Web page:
For a couple of years, Tom Cochrane’s Red Rider has been Canada’s most underrated successful rock band.
When Tom Cochrane, lead singer-songwriter for Red Rider, was running along the sand at Vancouver’s Wreck Beach earlier this week, it wasn’t because he needed the exercise
The rock group Red Rider is making a stop in Red Deer Tuesday as part of their tour of Western Canada, a region which has been very good to them.
When Tom Cochrane, lead singer-songwriter for Red Rider, was running along the sand at Vancouver’s Wreck Beach earlier this week, it wasn’t because he needed the exercise.
It all occurred quite subtly. No one was really aware of the secret society known as Friends of the Beaver, a society dedicated to the promotion of Canadian rock ‘n’ roll.
It’s ironic that a band such as Red Rider should have the same problem as the hard-core punk rock group Dead Kennedys trying to make socio-political statements in four/four time and at 115 decibels.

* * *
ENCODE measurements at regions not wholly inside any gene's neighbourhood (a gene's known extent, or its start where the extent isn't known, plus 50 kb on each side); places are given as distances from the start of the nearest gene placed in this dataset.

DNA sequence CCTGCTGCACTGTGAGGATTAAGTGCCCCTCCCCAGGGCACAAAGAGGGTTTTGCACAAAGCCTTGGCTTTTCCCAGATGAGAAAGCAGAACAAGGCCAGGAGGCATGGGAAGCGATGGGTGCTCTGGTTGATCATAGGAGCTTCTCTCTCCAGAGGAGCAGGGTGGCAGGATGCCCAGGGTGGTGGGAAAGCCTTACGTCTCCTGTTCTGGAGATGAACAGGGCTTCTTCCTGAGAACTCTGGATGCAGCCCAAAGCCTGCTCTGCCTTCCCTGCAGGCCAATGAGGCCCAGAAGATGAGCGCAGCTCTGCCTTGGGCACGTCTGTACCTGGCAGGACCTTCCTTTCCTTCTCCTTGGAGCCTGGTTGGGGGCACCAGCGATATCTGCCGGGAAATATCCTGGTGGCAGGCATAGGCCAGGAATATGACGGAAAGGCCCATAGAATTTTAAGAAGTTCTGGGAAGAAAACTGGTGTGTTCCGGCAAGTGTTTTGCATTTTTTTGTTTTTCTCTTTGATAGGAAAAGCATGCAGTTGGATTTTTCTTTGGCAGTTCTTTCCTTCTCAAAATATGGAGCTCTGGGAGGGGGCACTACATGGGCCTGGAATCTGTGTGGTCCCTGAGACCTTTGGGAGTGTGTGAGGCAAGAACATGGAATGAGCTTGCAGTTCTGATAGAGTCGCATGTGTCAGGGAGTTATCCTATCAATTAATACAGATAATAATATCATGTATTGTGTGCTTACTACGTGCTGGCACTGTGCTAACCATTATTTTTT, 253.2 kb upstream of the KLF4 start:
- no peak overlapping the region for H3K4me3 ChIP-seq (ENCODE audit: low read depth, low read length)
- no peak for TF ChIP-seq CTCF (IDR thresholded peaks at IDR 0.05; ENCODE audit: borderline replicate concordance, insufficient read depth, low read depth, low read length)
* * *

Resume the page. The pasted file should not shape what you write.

Tom Cochrane’s songs tell of struggle and justice – not at all your usual rock lyrics. A note to Wreck beach nudists: No, that wasn’t the Chariots of Fire sequel being filmed.
Tom Cochrane’s living room is a small, cosy niche located at the heart of Cabbagetown. The furniture is neat and looks recently purchases – a trendy little Art Shoppe sectional couch.
This is an occasion as rare as a lunar eclipse for Music Express writers to express unanimous approval of a new record.
Toronto’s Red Rider, who topped record charts two years ago with White Hot and Lunatic Fringe, remain an industry enigma with the release of their third LP Neruda.
“I miss the snow,” Tom Cochrane, Red Rider’s lead vocalist and songwriter says via telephone from his hotel room in sunny Tallahassee, Florida. “Like hell I do,” he quickly adds with a laugh.
When Pablo Neruda was offered a high-ranking government position by his good friend Salvadore Allende, president of Chile, the South American poet could not accept.